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We consider a cooperative cognitive wireless network sce- nario where a primary wireless network is co-located with a cognitive (or secondary) network. In the considered scenario, the nodes of the secondary network make local binary de- cisions about the presence of a signal emitted by a primary node. Then, they transmit their decisions to a fusion center (FC). The final decision about the channel state is up to the FC by means of a proper fusion rule.

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Current research on multi-antenna architectures is trending towards increasing the amount of antennas in the base stations (BSs) so as to increase the spectral efficiency. As a result, the interconnection bandwidth and computational complexity required to process the data using centralized architectures is becoming prohibitively high. Decentralized architectures can reduce these requirements by pre-processing the data before it arrives at a central processing unit (CPU).

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Cell-free massive multiple-input multiple-output (MIMO) consists of a large set of distributed access points (APs) serving a number of users. The APs can be far from each other, and they can also have a big number of antennas. Thus, decentralized architectures have to be considered so as to reduce the interconnection bandwidth to a central processing unit (CPU) and make the system scalable. On the other hand, the APs in a heterogeneous network might have limited processing capabilities and fully-decentralized processing may not be available.

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This work examines the problem of learning the topology of a network (graph learning) from the signals produced at a subset of the network nodes (partial observability). This challenging problem was recently tackled assuming that the topology is drawn according to an Erdős-Rényi model, for which it was shown that graph learning under partial observability is achievable, exploiting in particular homogeneity across nodes and independence across edges.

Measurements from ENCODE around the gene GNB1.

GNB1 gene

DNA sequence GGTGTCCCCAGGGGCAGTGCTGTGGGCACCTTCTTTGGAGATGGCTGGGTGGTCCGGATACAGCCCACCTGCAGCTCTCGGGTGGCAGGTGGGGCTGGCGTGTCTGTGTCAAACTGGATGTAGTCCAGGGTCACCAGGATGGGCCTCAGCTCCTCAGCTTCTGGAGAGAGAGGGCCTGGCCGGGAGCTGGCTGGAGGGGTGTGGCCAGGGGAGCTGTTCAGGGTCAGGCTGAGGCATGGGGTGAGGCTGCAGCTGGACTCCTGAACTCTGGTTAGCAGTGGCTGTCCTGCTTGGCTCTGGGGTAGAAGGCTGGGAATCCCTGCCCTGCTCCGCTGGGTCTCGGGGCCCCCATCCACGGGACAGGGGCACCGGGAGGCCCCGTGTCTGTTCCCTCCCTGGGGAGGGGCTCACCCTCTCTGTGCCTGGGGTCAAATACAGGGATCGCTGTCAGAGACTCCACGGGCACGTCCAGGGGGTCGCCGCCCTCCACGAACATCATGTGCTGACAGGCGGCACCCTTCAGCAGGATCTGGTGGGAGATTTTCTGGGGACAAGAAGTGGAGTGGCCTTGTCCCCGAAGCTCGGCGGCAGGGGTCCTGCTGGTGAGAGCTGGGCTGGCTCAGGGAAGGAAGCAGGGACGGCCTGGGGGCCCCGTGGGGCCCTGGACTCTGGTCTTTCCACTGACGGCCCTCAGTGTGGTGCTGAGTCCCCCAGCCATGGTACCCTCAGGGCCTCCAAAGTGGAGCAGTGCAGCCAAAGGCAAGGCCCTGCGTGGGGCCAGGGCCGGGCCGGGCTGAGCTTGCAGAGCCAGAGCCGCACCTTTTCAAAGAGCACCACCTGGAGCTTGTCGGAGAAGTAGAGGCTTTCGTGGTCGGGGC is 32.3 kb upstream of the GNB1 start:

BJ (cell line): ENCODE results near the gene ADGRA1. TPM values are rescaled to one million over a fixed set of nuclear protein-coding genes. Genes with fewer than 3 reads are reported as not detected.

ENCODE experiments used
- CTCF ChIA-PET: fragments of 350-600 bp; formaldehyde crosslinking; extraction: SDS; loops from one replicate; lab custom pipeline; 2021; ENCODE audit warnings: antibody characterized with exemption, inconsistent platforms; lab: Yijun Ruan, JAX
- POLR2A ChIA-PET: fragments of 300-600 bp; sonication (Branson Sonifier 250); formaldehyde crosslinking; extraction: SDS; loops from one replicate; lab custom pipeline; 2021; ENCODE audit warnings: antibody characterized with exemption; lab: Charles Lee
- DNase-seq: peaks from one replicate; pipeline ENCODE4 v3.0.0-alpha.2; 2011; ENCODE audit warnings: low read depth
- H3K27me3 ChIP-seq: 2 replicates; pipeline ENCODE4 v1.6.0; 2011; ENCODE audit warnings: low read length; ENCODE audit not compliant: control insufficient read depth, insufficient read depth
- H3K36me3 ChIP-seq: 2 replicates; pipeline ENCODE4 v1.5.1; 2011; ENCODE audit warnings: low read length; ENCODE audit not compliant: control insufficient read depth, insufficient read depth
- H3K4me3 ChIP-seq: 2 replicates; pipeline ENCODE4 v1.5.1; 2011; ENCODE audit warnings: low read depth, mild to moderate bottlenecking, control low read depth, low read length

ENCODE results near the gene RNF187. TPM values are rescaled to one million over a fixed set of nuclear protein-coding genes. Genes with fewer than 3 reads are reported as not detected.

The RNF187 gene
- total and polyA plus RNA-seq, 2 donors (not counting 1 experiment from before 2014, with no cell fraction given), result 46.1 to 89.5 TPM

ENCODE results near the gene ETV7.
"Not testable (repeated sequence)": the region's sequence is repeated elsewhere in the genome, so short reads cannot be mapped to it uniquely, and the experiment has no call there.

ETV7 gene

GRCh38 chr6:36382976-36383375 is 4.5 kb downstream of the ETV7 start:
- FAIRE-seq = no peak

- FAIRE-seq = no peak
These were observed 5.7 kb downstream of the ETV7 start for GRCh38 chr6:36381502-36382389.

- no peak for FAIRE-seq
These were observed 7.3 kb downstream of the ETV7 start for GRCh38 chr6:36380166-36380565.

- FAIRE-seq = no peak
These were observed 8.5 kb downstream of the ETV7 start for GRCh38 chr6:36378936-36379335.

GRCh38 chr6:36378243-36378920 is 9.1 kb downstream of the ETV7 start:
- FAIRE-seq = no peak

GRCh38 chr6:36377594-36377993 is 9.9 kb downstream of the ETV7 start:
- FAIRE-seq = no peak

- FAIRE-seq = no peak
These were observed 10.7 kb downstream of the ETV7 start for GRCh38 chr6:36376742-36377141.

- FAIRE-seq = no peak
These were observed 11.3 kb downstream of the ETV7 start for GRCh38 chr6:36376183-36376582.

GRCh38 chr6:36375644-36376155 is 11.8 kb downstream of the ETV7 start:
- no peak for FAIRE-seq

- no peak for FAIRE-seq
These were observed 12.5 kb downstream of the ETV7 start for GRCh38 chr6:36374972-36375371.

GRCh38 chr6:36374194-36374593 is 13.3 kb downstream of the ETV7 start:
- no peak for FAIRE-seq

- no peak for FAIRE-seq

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This work examines the problem of learning the topology of a network (graph learning) from the signals produced at a subset of the network nodes (partial observability). This challenging problem was recently tackled assuming that the topology is drawn according to an Erdős-Rényi model, for which it was shown that graph learning under partial observability is achievable, exploiting in particular homogeneity across nodes and independence across edges.

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The cooperative relay network is a type of multi-terminal communication system. We present in this paper a Neural Network (NN)-based autoencoder (AE) approach to optimize its design. This approach implements a classical three-node cooperative system as one AE model, and uses a two-stage scheme to train this model and minimize the designed losses. We demonstrate that this approach shows performance close to the best baseline in decode-and-forward (DF), and outperforms the best baseline in amplify-and-forward (AF), over a wide range of signal-to-noise-ratio (SNR) values.

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